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In Defense of the Silent Protagonist


A thing I sometimes encounter among a certain selection of my fellow gamers—both civilian and journalist in kind—is a deep dislike or dissatisfaction with silent protagonists. The Links and the Gordon Freemans of the video game world. In their view, a fully voiced protagonist is obviously superior 100% of the time. The silent protagonist has even been referred to pejoratively as the “heroic mime”.

The title kinda gives it away, but I disagree with this view.

Complaints about the silent protagonist take a number of forms, but they all seem to boil down to two essential feelings that the complainer feels:

  1. That it is “weird” and “unnatural” that a character in this world would never speak. Surely the other characters would notice it and think it was strange or annoying! It doesn’t make any sense!

  2. That the silent protagonist must be a relic of a bygone era, where technical limitations prevented us from having a fully voiced cast and fully voiced protagonist. But we are living in the future where such things are easy now! Therefore, the silent protagonist should be taken out behind the shed.

Here comes all of my beefs.

Two Ways Of Experiencing a Narrative

We should recognize there are two ways of narratively experiencing a protagonist. I imagine the complaints about the silent protagonist make a lot more sense to a player who approaches the narratives in a video game the same way they would approach a film or a book.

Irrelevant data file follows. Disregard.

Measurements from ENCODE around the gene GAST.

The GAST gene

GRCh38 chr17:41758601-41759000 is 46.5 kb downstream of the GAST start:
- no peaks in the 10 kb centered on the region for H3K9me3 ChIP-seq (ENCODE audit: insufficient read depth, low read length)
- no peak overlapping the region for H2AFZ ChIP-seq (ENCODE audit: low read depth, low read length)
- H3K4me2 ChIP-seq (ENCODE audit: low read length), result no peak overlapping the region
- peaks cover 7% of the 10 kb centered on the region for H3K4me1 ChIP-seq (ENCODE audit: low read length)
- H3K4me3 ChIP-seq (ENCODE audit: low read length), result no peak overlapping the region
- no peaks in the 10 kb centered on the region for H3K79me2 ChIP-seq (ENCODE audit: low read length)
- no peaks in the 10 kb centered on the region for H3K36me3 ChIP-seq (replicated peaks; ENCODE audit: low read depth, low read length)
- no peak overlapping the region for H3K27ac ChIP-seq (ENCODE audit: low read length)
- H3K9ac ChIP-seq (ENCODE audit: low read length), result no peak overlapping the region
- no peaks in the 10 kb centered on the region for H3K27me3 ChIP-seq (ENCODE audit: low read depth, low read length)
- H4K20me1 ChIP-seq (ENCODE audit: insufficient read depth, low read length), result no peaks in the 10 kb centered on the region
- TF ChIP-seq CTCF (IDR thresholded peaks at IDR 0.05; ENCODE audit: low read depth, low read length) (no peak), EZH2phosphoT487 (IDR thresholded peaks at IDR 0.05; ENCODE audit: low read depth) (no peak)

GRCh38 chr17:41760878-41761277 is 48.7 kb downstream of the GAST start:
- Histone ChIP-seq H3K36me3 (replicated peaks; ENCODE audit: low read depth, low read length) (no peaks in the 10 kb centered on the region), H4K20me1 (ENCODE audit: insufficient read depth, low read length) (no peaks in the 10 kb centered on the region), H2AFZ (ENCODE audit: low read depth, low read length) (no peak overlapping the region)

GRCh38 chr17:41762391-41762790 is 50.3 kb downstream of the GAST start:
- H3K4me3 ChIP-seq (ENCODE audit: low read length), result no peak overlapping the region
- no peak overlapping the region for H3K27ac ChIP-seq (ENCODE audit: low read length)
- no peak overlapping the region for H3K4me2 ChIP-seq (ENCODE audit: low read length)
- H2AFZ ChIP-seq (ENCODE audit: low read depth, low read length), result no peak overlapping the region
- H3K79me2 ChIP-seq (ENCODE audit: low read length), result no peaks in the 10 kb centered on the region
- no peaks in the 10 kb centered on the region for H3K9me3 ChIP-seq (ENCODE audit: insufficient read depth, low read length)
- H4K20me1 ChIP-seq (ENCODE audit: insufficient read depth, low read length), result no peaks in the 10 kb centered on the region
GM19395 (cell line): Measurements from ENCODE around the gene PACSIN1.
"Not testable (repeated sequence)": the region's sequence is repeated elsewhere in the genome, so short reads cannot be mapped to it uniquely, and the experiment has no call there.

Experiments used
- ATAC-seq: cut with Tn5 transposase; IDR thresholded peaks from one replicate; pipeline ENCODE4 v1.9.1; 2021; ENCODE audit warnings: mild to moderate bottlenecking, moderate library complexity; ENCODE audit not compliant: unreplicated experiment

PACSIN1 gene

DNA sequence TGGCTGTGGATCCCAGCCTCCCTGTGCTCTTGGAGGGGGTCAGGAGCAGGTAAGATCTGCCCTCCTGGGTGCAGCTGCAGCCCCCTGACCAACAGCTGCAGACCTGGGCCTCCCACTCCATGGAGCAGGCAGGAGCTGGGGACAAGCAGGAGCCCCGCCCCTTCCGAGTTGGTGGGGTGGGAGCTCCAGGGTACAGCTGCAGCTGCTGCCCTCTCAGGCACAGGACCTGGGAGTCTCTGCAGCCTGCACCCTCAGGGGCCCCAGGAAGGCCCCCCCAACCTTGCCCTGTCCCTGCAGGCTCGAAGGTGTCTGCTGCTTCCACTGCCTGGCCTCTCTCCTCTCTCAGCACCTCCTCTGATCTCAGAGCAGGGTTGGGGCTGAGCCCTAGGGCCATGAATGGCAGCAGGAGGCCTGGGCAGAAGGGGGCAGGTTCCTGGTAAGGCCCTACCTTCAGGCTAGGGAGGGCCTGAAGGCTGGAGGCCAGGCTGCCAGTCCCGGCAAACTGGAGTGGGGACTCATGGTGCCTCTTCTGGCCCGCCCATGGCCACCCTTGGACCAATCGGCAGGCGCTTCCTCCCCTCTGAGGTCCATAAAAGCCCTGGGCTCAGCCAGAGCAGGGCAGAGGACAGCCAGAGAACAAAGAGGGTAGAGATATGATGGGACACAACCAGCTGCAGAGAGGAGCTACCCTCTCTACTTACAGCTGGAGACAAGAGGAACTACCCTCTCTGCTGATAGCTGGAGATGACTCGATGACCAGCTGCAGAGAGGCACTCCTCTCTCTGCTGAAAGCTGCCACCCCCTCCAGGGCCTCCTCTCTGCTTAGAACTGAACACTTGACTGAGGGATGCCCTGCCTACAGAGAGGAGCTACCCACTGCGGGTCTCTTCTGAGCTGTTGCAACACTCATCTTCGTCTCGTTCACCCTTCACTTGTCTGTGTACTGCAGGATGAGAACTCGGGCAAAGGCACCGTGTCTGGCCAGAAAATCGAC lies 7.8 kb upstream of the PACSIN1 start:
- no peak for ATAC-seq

Much visual media is experienced in a third-person way

This is the “snow globe” view of the game world and its characters. From this perspective, the player may be controlling characters in this game like pieces on a chessboard, yes, but the feeling is that the player is a mere witness to this world and its stories, albeit with some power to fiddle with things.

But let’s not forget that another way of experiencing a video game is to become a resident and then inhabit that world. You are no mere witness but have been pulled into the world and fused with it, just as Bastian was pulled into the Neverending Story and became himself a character there. (And those of you who have read the very excellent and superior book version will know that he created a new physical appearance and new persona for himself immediately upon arriving! That’s as video gamey as it gets, folks!)

TFW total immersion!!!

When viewing the game world through this lens, the game’s protagonist becomes an extension of the player. A self-insert. Not merely a pawn that the player is moving nor a character that the player invented, but the player’s literal sense of self in this world. And it is for THIS type of player and this mode of play that the silent protagonist is perfect while the voiced protagonist becomes—believe it or not—an irritant.

Miyamoto has described the decision to leave Mario and Link mostly mute as very deliberate. Zelda producer Eiji Aonuma appears to agree that it is better if Link does not ever speak.